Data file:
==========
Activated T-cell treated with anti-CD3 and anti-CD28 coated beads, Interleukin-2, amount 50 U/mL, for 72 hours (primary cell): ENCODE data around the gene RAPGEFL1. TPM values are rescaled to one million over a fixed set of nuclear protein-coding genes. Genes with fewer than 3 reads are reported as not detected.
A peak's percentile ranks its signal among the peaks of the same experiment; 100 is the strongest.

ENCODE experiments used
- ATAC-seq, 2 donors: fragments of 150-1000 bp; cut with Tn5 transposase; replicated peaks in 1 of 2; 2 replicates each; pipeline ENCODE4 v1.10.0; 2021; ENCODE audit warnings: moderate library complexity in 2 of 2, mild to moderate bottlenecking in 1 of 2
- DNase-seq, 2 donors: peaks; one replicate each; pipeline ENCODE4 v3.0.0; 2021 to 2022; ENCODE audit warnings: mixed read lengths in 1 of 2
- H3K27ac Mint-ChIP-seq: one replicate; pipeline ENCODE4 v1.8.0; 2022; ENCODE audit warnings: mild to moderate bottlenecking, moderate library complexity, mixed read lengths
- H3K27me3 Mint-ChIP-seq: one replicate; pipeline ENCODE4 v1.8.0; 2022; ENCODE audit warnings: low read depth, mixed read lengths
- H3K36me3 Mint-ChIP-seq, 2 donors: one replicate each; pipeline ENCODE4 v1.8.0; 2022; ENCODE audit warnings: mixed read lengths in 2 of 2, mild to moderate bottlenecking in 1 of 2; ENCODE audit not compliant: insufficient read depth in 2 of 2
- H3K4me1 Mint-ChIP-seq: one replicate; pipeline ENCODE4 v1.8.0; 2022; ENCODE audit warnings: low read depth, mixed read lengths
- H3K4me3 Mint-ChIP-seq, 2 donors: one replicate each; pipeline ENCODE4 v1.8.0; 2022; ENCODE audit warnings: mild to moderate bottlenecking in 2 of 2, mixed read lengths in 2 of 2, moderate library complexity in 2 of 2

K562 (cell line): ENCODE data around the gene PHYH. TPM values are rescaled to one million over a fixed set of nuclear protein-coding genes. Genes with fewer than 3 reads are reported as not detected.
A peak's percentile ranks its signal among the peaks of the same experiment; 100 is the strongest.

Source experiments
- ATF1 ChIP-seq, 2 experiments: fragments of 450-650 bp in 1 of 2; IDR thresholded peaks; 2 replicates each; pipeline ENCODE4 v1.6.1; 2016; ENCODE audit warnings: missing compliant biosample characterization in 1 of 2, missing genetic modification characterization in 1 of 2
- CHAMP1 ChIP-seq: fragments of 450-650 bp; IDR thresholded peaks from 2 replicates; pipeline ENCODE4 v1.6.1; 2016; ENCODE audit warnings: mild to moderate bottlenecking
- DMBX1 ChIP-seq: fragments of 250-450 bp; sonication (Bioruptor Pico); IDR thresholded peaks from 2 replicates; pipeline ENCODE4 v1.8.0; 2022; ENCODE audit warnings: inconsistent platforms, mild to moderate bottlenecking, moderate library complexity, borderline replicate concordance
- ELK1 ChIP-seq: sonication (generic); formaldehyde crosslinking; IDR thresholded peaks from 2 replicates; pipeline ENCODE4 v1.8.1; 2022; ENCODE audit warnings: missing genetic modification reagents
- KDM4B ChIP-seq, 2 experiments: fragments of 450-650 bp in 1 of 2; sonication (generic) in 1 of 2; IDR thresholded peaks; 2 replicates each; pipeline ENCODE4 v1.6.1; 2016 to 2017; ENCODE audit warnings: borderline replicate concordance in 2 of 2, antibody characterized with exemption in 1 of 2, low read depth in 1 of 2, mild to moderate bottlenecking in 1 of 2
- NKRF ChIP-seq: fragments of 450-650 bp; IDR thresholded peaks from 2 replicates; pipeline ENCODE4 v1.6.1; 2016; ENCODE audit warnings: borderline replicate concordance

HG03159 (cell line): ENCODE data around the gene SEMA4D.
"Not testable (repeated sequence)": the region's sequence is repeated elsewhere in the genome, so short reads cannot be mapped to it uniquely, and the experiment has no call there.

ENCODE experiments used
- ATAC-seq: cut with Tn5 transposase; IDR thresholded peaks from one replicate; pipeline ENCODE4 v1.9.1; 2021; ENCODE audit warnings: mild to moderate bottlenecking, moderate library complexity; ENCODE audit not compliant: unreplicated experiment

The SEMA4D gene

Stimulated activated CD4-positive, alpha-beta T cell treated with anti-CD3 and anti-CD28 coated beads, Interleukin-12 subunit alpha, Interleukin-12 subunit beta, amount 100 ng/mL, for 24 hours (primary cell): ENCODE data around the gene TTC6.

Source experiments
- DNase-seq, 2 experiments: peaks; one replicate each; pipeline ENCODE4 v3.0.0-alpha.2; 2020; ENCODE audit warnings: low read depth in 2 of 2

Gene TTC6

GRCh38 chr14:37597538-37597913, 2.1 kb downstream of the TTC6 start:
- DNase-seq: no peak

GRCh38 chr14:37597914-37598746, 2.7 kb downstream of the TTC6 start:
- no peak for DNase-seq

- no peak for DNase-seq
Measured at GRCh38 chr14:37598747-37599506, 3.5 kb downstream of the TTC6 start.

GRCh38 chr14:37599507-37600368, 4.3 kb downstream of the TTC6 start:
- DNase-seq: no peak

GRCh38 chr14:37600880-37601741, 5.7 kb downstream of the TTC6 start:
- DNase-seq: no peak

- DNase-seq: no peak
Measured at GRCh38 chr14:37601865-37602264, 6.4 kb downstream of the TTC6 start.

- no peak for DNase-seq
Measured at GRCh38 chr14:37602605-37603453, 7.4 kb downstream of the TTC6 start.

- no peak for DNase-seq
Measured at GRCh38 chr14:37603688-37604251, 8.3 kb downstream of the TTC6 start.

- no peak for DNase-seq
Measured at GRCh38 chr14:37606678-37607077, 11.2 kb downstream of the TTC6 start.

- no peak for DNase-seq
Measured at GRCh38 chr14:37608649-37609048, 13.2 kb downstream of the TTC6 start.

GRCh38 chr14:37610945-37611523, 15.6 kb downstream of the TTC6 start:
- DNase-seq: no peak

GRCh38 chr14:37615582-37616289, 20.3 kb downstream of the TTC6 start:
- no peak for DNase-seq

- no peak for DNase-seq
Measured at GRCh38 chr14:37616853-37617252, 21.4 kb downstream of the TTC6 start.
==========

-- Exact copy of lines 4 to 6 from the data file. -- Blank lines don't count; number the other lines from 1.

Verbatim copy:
- ATAC-seq, 2 donors: fragments of 150-1000 bp; cut with Tn5 transposase; replicated peaks in 1 of 2; 2 replicates each; pipeline ENCODE4 v1.10.0; 2021; ENCODE audit warnings: moderate library complexity in 2 of 2, mild to moderate bottlenecking in 1 of 2
- DNase-seq, 2 donors: peaks; one replicate each; pipeline ENCODE4 v3.0.0; 2021 to 2022; ENCODE audit warnings: mixed read lengths in 1 of 2
- H3K27ac Mint-ChIP-seq: one replicate; pipeline ENCODE4 v1.8.0; 2022; ENCODE audit warnings: mild to moderate bottlenecking, moderate library complexity, mixed read lengths